X-Post: Seven Years Later, Impact of 9/11 Still Resonates

The NewsHour with Jim Lehrer takes a look back at the impact of 9/11 with a diverse panel that includes Martín Espada. Martín’s comments on how 9/11 has impacted language and politics are spot on but my favorite quote is when he is asked what the U.S. government should do with its enemies, “I also think we need to sit down and start talking to those enemies.”

Seven Years Later, Impact of 9/11 Still Resonates

Seven years after the Sept. 11 terrorist attacks, a panel of writers and scholars examines the event’s continuing impact on American life and on the world.

JIM LEHRER: And now we explore the impact of 9/11 on American life with Jean Bethke Elshtain, professor of social and political ethics at the University of Chicago, John Ridley, author, award-winning director and screenwriter, Amanda Carpenter, national political reporter for Townhall.com; and Martin Espada, poet, professor of English at the University of Massachusetts in Amherst.

And, Martin Espada, to you first.

How do you read the impact 9/11 has had on Americans?

MARTIN ESPADA, Poet: Well, as a poet, I would have to say that 9/11 has changed the language.

First of all, there’s the phrase 9/11 itself. It’s a big abstraction. And we who remember what happened that day have to do whatever we can to make that big abstraction as concrete as possible, so that we truly remember those who were murdered that day, so this does not turn into a memorial by rote, like so many others. And, this way, the dead can truly be honored.

There is another way, however, in which I think 9/11 changed the language. In the name of 9/11, in the name of the war on terror, phrases like weapons of mass destruction and enhanced interrogation have entered our political vocabulary.

These phrases, for me, divorce language from meaning. And, thus, they divorce action from consequence. If you are engaged in enhanced interrogation, you are not engaged in torture. And, thus, we as a society come to embrace torture in the name of security.

I think we have to do whatever we can to combat this tendency in the language. The fact is that this language is used to foster a culture of fear, so that people will, in turn, act against their own interests. And that’s why we’re now embroiled in two wars without end.

Full Transcript

X-Post: Martín Espada interview

Matthew Rothschild, editor of The Progressive magazine, interviews Martín Espada.

Writing a poem, particularly a political poem, is ultimately an act of faith. You write the poem, you put it in the air, it becomes part of the environment, part of what we breath in collectively, and you hope then that it makes some difference to somebody.

A professor of mine at the University of Wisconsin, Herbert Hill, used to say, “Ideas have consequences. Ideas have consequences.” And I really believe that, especially with poetry.

– Martín Espada

Practical Poesia

martín in action
Originally uploaded by geminipoet

Even the most political poem is an act of faith. Because you have no way of quantifying its impact on the world. But the fact is we write these poems and put them into the environment, into the atmosphere and we have no idea where they’re going to land. We have no idea who’s going to breathe them in. We have no idea what affect it’s gonna have on an individual life unless that person materializes and says, “Poetry saved my life.”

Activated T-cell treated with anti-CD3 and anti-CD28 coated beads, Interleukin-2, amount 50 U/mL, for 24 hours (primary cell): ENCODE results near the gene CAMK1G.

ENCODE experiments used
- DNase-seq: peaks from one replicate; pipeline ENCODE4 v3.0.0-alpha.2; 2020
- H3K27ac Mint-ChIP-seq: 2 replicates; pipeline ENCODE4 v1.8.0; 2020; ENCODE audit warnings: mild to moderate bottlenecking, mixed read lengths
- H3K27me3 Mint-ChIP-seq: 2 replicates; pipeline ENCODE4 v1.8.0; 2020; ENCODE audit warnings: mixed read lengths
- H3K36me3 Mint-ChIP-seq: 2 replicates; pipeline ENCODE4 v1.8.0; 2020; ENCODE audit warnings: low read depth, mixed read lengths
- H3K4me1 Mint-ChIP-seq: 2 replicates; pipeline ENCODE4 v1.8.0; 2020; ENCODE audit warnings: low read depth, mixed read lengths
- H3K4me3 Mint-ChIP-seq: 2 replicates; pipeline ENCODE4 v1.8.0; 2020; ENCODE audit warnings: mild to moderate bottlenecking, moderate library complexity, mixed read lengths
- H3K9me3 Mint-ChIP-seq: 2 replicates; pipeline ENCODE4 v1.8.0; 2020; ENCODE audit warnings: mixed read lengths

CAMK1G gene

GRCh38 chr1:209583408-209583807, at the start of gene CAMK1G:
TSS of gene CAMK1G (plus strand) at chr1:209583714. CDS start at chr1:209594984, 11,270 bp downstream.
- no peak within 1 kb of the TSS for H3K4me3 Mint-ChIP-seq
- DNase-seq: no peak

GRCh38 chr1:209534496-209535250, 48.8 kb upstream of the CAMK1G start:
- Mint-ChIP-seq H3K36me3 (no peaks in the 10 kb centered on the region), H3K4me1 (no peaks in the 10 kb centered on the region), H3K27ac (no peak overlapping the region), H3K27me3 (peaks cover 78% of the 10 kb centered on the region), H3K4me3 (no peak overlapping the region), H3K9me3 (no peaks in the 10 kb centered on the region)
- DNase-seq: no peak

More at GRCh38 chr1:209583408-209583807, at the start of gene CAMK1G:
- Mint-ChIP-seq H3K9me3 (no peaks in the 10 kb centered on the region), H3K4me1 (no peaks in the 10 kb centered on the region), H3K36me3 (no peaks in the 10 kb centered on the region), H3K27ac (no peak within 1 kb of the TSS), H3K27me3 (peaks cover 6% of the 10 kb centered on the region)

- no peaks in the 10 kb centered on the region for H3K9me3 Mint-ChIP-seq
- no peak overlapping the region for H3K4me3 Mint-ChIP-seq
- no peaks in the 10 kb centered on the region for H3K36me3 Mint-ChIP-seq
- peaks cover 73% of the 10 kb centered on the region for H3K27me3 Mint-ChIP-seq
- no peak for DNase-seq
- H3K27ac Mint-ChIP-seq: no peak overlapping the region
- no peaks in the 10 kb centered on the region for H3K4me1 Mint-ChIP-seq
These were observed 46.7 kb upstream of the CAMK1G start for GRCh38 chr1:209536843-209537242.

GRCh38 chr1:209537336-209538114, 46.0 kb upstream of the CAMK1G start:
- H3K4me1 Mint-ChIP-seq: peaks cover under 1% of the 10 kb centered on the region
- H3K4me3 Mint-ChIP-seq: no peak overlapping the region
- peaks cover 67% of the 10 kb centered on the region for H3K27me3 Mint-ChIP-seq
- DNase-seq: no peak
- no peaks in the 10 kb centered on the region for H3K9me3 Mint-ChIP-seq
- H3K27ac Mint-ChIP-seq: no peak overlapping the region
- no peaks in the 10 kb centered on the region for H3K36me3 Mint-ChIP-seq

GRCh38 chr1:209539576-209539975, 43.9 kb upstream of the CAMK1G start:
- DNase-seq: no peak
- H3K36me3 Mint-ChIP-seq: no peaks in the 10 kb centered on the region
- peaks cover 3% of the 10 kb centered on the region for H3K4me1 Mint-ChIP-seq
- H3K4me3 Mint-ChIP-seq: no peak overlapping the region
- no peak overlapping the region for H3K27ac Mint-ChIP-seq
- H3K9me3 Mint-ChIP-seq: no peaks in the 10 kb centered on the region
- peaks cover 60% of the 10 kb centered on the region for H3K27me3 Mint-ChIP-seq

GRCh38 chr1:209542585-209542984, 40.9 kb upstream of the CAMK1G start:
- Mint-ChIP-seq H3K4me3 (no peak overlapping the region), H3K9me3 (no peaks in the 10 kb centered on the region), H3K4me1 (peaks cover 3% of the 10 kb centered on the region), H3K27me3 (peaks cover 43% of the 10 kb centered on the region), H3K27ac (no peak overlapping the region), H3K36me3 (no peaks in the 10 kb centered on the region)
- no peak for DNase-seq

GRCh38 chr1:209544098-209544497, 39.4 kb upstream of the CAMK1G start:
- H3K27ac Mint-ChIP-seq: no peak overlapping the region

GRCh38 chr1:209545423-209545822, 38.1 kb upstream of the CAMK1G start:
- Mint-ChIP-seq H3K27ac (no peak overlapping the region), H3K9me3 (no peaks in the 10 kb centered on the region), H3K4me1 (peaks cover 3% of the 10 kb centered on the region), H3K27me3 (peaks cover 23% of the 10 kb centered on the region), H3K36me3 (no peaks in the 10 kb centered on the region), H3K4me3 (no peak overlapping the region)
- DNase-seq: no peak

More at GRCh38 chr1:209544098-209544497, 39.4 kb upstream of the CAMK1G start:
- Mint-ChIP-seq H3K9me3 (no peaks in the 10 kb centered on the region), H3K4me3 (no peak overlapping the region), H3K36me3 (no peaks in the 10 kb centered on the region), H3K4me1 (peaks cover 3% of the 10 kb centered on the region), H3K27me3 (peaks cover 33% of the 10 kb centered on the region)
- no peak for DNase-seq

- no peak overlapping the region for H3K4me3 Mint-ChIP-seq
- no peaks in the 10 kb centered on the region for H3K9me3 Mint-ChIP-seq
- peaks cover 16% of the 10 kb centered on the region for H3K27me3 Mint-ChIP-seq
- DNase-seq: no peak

-Martín Espada

Bill Moyer’s interview with Martin Espada is up and running. Mad props to Mr. Moyers for shining such a spotlight on poetry: how it develops from the master poet, to the teaching poet, to the student poet and its effect on audience.

While Espada’s work and words are the high definition of inspiration, I also want to talk about young poeta Haydil Henriquez and her desire to make poetry such a part of her life. A life that is driven by a practical family brought to this country for practical reasons, envisioning a practical life for their daughter and in the eyes of this family poetry is not a practical thing.

I’ve had this conversation with a lot of writers who come from an immigrant background and few have ever been encouraged to pursue the art of writing as a practical part of their life. Yes, they have been told that poetry is a fine hobby and that the novel they are chipping away at is a fine use of spare time but unless it equals real dollars & cents then it’s equal in value to a good night out drinkin or a quick pick up game of basketball.

I’d be very interested to read Haydil’s poem ‘In Papi’s Shoes’ because I imagine it to be her strategy to not only get her voice in the world but to also demonstrate to her family the practical use of poetry: as a means to acknowledge the sacrifice of the previous generation and let them know this generation will not squander what they have worked so hard for.

Also good to see Rich, Aracelis and the Bruckner Bar & Grill on the Moyers Journal! (For more on Acentos, check out Rich’s interview at labloga.)

Full transcript of Martín Espada on Bill Moyers Journal
Video of Martín Espada on Bill Moyers Journal
Video of Martín introducing Aracelis Girmay at Acentos Bronx Poetry Showcase
Poems from Martín Espada
Poems from Aracelis Girmay

Martín Espada on PBS

The Republic of Poetry
Originally uploaded by geminipoet

Martín Espada, will be interviewed on PBS’ Bill Moyers Journal this Friday, July, 13th. In this revealing interview, Espada talks with Moyers about the inspirations and foundations of his poetry, and the significance of poetry to the world today.

More info (and props for the news) over at labloga.blogspot.com